Tuesday, May 27, 2014

Reflection - Small Things: Big Difference

This week, Mike spoke about small things that make a big difference.  Thanks to a kind friend at work, I was reminded that no matter how tangentially related the "small things" may be to the "big difference", I am making an impact on our organization, our employees, and our patients.  More importantly, the small things that I do every day are making a big difference in God's kingdom and the world.

As some of you know, I work in the legal department at a large academic medical center.  Working in the legal department can be demanding and stressful, and it is often easy to forget that my work has an ultimate impact on the people that we are here to serve - our patients.  Because of the nature of the work that I do, I often only hear the saddest stories, and I am often asked to advise on the difficult issues that have no easy answers.  I typically advise in cases involving people's poor decisions and bad behavior, and my interactions with patients are generally limited to helping someone with directions or observing their pain and illness from a distance.

I thought that today would be no different.  After lunch, I stepped onto the elevator with a young boy in a stroller and his parents.  The little boy had an obvious health issue that simply broke my heart.  I could feel tears welling in my eyes, and in my mind, I prayed, "God - why?  Why does this child have to suffer?  Why do his parents have to suffer?  How can I help them?"

When I returned to my office, I immediately sent Mike a text, which read:

"I need prayer.  My heart hurts.  Was just on the elevator with a little boy that broke my heart."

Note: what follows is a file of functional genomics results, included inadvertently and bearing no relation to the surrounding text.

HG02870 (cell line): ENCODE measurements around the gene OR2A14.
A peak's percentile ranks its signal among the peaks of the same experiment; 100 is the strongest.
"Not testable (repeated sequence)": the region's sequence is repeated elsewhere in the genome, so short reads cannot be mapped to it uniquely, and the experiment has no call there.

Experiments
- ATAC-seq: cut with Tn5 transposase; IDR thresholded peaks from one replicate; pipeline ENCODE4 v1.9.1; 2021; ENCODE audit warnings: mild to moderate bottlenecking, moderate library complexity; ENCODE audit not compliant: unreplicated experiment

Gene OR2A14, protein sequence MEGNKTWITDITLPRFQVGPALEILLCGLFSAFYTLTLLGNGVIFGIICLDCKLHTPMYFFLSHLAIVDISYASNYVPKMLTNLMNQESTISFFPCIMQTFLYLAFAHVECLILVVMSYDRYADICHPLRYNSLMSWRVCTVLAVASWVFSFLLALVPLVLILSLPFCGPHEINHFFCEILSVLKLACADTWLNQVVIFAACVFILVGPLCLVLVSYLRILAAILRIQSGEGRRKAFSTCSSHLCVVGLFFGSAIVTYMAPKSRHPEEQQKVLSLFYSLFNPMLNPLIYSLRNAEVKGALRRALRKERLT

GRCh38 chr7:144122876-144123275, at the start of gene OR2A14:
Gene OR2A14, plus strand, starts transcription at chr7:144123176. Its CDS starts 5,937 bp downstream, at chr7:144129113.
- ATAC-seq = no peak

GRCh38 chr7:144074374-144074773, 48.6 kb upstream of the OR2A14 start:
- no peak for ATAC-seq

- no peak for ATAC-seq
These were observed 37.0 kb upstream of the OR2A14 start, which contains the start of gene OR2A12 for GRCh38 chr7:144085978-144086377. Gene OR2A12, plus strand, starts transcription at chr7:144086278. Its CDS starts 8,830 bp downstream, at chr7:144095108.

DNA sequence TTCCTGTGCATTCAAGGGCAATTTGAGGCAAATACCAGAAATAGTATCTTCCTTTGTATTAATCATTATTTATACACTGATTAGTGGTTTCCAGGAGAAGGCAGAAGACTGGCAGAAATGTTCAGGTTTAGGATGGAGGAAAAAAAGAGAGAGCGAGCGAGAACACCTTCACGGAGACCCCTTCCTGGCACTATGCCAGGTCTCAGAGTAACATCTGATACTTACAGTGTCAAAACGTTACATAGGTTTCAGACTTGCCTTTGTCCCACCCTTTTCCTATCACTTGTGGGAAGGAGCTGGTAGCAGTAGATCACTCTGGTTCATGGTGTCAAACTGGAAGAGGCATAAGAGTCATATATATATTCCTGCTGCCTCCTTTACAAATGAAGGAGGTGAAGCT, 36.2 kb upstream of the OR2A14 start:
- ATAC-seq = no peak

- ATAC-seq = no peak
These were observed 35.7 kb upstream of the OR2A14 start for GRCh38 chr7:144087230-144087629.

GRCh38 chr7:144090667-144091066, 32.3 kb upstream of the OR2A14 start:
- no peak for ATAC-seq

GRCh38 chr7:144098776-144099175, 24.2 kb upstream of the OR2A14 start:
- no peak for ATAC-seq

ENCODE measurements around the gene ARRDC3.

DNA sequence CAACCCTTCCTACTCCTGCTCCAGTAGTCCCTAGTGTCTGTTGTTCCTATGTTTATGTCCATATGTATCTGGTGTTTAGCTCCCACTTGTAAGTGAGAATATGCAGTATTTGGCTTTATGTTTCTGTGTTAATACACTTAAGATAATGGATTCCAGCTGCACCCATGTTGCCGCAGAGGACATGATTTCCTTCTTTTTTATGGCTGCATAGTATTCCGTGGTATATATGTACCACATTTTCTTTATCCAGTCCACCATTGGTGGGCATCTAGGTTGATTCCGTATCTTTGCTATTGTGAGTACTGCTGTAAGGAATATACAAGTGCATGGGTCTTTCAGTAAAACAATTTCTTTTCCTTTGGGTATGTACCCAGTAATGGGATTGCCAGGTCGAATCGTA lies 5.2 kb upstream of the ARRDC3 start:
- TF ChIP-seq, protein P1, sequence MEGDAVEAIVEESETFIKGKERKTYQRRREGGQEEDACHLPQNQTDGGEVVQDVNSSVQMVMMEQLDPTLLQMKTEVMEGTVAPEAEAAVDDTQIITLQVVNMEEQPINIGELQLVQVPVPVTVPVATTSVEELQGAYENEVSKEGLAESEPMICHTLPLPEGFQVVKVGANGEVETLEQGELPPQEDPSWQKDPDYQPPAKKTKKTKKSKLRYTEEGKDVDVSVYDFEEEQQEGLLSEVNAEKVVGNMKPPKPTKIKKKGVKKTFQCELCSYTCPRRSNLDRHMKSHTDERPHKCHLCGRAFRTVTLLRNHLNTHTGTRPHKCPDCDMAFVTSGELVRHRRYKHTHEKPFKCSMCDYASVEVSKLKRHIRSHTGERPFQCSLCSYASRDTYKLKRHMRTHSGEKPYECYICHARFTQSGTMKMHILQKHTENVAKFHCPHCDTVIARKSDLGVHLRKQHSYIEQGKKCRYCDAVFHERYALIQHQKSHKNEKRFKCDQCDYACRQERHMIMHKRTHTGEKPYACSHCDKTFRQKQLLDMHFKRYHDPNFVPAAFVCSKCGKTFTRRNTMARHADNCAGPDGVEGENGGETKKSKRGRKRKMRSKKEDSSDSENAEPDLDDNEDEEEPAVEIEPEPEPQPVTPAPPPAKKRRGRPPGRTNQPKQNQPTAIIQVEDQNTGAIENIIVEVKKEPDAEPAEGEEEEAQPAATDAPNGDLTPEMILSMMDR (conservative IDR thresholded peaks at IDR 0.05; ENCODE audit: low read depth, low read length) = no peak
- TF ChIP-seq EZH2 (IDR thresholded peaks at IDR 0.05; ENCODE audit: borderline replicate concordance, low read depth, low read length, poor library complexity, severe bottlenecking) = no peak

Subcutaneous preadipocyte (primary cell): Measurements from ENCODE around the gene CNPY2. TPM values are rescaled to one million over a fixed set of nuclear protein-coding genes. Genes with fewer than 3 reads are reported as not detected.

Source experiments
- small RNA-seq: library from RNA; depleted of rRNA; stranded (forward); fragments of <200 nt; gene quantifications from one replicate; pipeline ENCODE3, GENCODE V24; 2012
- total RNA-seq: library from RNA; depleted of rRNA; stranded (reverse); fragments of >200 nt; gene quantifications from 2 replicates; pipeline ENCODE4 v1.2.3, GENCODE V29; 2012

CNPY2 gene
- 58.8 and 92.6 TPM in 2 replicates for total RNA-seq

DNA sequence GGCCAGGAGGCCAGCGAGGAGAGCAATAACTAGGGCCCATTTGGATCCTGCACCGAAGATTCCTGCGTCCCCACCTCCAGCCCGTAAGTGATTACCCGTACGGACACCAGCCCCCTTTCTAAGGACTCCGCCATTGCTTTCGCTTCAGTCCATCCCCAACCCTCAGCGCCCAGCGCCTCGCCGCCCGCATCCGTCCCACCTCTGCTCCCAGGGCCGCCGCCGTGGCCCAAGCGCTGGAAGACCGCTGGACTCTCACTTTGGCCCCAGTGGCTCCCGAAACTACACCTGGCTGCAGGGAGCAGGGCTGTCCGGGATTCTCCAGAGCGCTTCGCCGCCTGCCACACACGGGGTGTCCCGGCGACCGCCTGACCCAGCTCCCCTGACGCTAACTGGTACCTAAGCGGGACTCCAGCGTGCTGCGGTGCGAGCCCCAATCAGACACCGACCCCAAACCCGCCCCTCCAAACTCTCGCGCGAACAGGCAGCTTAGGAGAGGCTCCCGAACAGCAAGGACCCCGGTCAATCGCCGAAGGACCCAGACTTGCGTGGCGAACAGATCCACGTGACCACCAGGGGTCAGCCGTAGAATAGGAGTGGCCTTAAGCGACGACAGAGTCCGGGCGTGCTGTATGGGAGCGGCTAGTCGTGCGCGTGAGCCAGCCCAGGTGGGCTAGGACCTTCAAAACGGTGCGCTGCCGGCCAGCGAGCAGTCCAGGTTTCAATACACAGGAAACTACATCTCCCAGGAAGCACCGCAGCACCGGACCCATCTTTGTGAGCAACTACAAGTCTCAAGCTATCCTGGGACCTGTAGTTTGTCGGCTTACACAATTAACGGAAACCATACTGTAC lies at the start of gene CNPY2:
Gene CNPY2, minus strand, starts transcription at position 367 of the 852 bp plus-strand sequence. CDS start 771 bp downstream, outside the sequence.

I then checked my calendar and saw that we were having a Service for the Blessing of the Hands.  This service was led by one of our Chaplains.  During the service, the Chaplain stated that many people do not think about the legal department and the work that we do.  However, he realized that we often have to carry heavy burdens that we cannot discuss with anyone - he recognized that these burdens are often incredibly heavy and important.  He said he wanted to remind us that "when we reach our hands out to do our work as part of the care of others, we are saying to others 'You re important to us and you are cared for by the efforts of many who value you and your needs.'"  He asked us to look at our hands and reflect on the ways that we bless others with the work of our hands.  My favorite part of the service was when he stated:

"We bless your hands in recognition of the Holiness of what you do every day... and to release the emotional burdens of those things done ... and those things yet to be done."

In that moment, our conference room felt holy.  Although my heart still ached for the little boy and his suffering, I realized that my hands do holy things each day.  I understood that on rare occasions I can do big things to help someone in need, but most days, I do small things.  Most importantly, I realized that I can pray to release the emotional burdens of the things that my hands do and that my hands have yet to do.

The Blessing of the Hands did not answer why that little boy has to suffer.  The Service did not heal him, and it did not stop the ache in my heart.  But the service helped me reflect on the beauty of Christ.  Because Christ is in my heart, I am able to share that love daily through the work of my hands.  No job is too tedious, no task is too small.  Because even the smallest, most tangential act of kindness and hard work can have a huge impact in a world that is hurting and in need of love.

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